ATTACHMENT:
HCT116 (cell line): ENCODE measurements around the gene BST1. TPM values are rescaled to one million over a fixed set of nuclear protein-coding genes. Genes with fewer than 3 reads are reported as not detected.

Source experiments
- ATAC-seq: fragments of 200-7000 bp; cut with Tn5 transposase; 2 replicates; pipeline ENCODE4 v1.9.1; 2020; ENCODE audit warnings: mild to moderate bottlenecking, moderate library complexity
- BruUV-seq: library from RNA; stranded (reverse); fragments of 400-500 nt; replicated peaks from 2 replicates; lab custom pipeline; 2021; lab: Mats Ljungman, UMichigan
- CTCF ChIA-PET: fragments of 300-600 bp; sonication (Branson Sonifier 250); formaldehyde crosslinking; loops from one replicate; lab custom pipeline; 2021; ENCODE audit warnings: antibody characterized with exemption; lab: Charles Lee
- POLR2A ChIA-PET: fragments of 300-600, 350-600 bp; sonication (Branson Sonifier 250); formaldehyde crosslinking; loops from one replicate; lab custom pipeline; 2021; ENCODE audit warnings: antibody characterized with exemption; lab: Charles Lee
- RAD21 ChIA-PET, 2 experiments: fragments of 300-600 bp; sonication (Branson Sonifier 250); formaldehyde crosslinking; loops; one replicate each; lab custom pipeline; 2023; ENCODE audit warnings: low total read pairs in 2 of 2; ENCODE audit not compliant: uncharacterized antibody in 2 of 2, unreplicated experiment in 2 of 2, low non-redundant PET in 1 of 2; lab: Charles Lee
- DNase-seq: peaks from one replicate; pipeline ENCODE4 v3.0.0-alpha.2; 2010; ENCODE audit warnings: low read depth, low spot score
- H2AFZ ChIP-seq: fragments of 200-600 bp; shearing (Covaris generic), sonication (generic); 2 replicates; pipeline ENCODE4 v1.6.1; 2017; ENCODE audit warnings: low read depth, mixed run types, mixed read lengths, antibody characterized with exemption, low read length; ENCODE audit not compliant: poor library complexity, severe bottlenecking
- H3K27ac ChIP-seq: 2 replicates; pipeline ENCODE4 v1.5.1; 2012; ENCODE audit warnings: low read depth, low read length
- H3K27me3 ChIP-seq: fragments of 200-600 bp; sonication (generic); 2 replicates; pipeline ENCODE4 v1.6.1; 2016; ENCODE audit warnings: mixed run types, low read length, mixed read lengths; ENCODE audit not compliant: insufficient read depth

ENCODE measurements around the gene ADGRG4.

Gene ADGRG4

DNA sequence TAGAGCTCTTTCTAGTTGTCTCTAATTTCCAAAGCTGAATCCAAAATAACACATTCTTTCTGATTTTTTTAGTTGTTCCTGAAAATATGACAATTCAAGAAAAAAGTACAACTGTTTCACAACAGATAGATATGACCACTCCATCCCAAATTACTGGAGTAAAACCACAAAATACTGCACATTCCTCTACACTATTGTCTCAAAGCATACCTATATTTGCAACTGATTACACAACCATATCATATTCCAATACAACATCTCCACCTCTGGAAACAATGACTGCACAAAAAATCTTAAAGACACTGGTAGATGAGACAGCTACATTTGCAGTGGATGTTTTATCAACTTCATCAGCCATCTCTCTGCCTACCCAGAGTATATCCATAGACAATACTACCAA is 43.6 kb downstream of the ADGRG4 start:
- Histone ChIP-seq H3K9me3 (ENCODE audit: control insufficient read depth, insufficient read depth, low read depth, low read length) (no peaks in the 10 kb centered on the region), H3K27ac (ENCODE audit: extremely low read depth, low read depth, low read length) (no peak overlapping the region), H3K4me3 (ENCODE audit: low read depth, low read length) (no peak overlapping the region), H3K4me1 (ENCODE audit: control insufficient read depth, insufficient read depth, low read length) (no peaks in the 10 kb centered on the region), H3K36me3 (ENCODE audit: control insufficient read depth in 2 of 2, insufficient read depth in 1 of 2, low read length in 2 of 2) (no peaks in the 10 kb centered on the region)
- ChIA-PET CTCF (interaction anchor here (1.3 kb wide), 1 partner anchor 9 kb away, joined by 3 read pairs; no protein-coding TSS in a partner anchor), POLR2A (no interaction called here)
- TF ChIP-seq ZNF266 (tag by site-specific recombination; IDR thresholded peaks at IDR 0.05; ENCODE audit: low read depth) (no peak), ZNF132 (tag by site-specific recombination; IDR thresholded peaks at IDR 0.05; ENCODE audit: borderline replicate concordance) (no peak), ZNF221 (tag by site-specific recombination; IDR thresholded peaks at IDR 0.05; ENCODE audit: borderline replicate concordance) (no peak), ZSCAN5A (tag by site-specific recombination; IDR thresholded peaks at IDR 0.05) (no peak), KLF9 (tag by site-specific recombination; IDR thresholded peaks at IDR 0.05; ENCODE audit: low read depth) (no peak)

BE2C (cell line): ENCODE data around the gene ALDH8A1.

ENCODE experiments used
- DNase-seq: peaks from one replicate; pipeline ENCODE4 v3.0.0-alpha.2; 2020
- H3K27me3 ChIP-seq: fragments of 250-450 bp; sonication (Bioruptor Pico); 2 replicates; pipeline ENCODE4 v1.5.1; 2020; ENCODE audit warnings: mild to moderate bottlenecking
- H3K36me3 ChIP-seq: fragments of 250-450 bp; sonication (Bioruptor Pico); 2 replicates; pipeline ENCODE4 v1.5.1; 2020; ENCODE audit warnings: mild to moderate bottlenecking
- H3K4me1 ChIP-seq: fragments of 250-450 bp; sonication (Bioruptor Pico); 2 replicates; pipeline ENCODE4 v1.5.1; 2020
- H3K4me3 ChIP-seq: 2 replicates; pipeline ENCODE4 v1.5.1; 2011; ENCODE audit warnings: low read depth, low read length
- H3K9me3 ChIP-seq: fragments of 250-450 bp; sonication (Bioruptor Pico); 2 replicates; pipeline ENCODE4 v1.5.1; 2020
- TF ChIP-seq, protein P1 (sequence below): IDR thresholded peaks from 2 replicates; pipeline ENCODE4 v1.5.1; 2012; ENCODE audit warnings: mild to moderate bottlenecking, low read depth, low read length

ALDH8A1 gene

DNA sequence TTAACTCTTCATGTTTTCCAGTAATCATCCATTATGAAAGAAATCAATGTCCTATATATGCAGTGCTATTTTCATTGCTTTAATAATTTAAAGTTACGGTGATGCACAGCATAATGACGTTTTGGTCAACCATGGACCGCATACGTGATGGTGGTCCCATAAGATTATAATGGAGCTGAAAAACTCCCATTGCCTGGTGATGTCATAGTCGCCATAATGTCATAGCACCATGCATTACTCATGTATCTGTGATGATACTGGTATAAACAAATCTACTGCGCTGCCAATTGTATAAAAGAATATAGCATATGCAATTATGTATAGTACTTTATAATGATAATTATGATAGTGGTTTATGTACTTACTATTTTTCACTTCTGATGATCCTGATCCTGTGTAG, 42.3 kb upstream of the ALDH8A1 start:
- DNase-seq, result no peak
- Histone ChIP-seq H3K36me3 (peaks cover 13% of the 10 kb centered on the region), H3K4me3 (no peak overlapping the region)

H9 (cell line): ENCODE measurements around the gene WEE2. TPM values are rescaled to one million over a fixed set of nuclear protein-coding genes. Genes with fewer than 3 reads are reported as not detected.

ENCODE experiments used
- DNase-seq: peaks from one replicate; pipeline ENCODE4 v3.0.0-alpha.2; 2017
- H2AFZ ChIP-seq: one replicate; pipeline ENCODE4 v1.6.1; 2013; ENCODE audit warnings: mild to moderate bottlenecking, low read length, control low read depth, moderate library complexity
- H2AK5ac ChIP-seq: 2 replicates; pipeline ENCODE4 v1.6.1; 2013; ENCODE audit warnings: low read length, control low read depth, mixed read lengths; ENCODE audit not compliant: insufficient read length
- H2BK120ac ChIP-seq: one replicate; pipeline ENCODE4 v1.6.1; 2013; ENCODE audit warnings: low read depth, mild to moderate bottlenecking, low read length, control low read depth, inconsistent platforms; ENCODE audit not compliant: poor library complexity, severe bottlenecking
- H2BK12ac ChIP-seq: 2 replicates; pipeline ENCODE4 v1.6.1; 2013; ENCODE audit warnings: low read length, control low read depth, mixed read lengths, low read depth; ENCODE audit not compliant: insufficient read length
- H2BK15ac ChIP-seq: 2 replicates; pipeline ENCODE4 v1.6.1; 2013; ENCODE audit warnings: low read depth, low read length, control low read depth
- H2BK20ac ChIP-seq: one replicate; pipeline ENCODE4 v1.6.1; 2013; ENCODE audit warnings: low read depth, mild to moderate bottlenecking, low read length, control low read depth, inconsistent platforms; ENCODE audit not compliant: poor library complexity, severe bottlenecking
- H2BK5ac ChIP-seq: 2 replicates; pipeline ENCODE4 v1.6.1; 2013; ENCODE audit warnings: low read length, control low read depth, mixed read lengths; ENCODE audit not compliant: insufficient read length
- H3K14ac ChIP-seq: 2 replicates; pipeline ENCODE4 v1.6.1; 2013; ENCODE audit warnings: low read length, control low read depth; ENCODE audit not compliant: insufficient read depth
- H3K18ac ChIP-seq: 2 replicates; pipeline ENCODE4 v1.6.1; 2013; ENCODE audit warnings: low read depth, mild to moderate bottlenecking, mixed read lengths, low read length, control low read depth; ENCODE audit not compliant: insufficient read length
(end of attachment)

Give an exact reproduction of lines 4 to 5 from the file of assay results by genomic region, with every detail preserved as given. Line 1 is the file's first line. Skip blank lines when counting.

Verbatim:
- BruUV-seq: library from RNA; stranded (reverse); fragments of 400-500 nt; replicated peaks from 2 replicates; lab custom pipeline; 2021; lab: Mats Ljungman, UMichigan
- CTCF ChIA-PET: fragments of 300-600 bp; sonication (Branson Sonifier 250); formaldehyde crosslinking; loops from one replicate; lab custom pipeline; 2021; ENCODE audit warnings: antibody characterized with exemption; lab: Charles Lee